So it is that Umberto Eco’s passing has occurred without as much notice. He was 84.
Umberto Eco (January 5, 1932—February 19, 2016) was an Italian writer who first attracted my attention in 1983 when the English translation of his first novel, The Name of the Rose, appeared. He had been asked by a publisher to contribute a series of short story thrillers for publication. Although he had never written a novel, Eco decided—at the age of 48—to write a Medieval detective adventure set in a Benedictine monastery, “because I felt like poisoning a monk,” he said.
The initial print run was 30,000 which Eco thought was far too optimistic. As it turned out, The Name of the Rose sold two million copies in Italy and 10 million copies worldwide…in 30 different languages. I bought four copies myself.
Eco single-handedly thrust Italy into a place of literary prominence with attributed to “the Eco effect.”
The Name of the Rose became a movie in 1986 with Sean Connery in the role of the main character, William of Baskerville. Brother William was indeed a Medieval Sherlock Holmes and the story ran as follows.
The year is 1327. Certain former Franciscans now living in a wealthy Italian abbey of the Benedictines are suspected of heresy. Brother William of Baskerville arrives to take part in a meeting of Franciscans. His ecclesiastical mission is soon eclipsed by seven bizarre deaths, like the wrath of the seven bowls in Revelation. Brother William must turn detective. He uses the logic of Aristotle, the theology of Aquinas, the scientific thinking of Roger Bacon and his own voracious curiosity. He is fascinated by the Abbey’s Library—“where the most interesting things happen at night”—which holds manuscripts now long gone. Brother William uses Greek and Latin to decode the many mysteries he encounters. Along the way, his young scribe, Adso of Melk, falls in love with a girl who suffers burning at the stake. In the end, both William and Adso mourn what has been lost: the girl for Adso, Aristotle’s Comedy for William. Both were burnt by religious madness.
One of my favorite lines from the book was when William says to Adso, “Fear prophets, Adso, and those prepared to die for the truth, for as a rule they make many others die with them, often before them, at times instead of them.”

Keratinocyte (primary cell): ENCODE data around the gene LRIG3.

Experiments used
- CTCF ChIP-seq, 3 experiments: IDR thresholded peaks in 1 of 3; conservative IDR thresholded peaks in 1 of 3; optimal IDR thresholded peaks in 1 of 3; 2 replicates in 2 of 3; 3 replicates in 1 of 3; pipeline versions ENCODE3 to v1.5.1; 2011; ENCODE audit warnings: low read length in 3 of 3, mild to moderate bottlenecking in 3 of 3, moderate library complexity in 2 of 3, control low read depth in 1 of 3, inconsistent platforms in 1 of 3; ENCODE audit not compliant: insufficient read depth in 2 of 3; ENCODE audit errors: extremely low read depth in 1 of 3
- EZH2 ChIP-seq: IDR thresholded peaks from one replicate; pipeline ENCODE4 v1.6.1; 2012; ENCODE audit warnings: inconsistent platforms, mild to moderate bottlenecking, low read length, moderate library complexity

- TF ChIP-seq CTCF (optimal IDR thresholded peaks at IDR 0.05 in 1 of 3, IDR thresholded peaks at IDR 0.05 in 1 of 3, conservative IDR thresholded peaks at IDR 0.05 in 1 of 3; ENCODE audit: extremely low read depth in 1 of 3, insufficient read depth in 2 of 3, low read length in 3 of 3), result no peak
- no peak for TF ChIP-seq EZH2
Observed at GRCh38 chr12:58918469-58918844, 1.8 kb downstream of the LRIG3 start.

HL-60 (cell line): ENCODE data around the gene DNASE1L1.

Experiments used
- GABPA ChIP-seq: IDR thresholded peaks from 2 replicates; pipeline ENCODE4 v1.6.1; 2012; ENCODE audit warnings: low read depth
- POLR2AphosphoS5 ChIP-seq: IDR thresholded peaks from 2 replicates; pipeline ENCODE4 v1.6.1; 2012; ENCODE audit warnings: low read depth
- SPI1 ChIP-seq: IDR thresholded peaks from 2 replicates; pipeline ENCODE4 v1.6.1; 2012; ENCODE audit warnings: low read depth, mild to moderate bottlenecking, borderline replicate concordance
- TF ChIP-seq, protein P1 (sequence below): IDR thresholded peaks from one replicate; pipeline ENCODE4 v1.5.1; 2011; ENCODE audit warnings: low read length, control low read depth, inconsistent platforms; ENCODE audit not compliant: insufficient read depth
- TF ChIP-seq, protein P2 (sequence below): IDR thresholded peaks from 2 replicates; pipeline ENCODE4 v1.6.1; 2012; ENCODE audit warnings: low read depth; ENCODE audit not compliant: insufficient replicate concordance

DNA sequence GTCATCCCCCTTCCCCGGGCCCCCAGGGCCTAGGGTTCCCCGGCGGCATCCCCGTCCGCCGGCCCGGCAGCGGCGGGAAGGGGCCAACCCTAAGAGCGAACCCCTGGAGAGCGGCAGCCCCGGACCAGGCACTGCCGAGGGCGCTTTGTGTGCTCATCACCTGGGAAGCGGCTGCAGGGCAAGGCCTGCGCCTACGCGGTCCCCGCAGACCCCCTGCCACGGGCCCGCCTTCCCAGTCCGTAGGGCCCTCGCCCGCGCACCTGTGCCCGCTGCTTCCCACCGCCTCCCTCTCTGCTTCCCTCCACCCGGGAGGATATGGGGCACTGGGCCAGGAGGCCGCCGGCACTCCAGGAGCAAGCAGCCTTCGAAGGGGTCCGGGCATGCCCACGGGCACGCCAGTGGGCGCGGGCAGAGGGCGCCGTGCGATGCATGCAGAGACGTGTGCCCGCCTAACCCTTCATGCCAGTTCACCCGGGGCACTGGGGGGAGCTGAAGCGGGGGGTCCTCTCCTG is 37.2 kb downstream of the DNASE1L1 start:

Eco’s profession was professor of semiotics a field of study developed by Roland Barthes, the French theorist. According to semiotics, all culture is a tapestry of signs and symbols which are to be decoded for true or, at least, hidden meanings. And Eco would turn his piercing glance on everything from his blue jeans to Japanese haiku. In fact, in one famous saying, Eco declared that “Mickey Mouse can be perfect in the sense that a Japanese haiku is.”
He was criticized relentlessly by those who took exception to his methods, especially by Salman Rushdie. Rushdie declared Eco’s second novel—Foucault’s Pendulum (1988)—was without humor and characterization. He called the dialogue of the book unrealistic. He was wrong.
In that novel, Eco tells the tale of three friends begin to invent their own conspiracy theory, just for the fun of it. “The Plan,” as they call it, contains all the usual suspects of conspiracy lovers from the Knights Templars to the Paulicans to the Ascended Elders of Zion to the Nazis and the Illuminati. Ironically and horrifyingly, other conspiracy theorists hear of the theory and begin to accept it as truth. What began as a fanciful yarn turns into something ferocious and unrelenting.
This was semiotics in action. The novel decodes, in a farcical way, so much of European history. Wonderful.
It was just after the reading of Foucault’s Pendulum that I took an interest in his works on semiotics and literary theory. In his book The Role of the Reader, Eco argued the difference between an open and a closed text. Simply put, a closed text is one that says what the author intended and no other interpretation is possible. The open text leaves a portal for the reader to understand according to the reader’s own experiences and knowledge.
This is why Eco avoided interpreting the meaning of his writings but rather let the reader give meaning to the text. It is a liberating method of reading, even when we miss an author’s point in the doing.
In 1993 and 1994, Eco published two collections of essays: Misreadings and How to Travel with a Salmon. The essays poked fun at intellectuals, literature and life.
In 1994 came The Island of the Day Before. A marooned sailor in the 1600s is caught in a confused debate with himself about the nature of time and space. Baudolino (2000) takes us back to the Middle Ages and the questions of historical “truth.” But I saw something, in my role as reader, in Baudolino that confirmed so much of what I had experienced in my own life. As much as I enjoyed each and every book of Eco’s, Baudolino was a whetstone for me.
Eco was criticized by many reviewers for being “too clever” and, perhaps, even pseudo-intellectual. “I was always defined as too erudite and philosophical, too difficult,” Eco said. “Then I wrote a novel that is not erudite at all, that is written in plain language, The Mysterious Flame of Queen Loana (2004), and among my novels it is the one that has sold the least.”
Born in Alessandria, a small industrial town in the Piedmont region of Italy where his father was chief accountant at the local iron works, his early life, he recalled later, had been shaped by the Mussolini era. When Mussolini fell, Eco remembered, “like a butterfly from a chrysalis, step by step I understood everything.” During the German occupation of northern Italy, he experienced starvation and recalled dodging bullets traded by the Nazi SS, the fascists, and the partisans.
As a teenager, he explored American literature and Jazz, and took up the trumpet. How could I not love a guy like that?
He married Renate Ramge (a German) in 1962. She survives him with their son and daughter.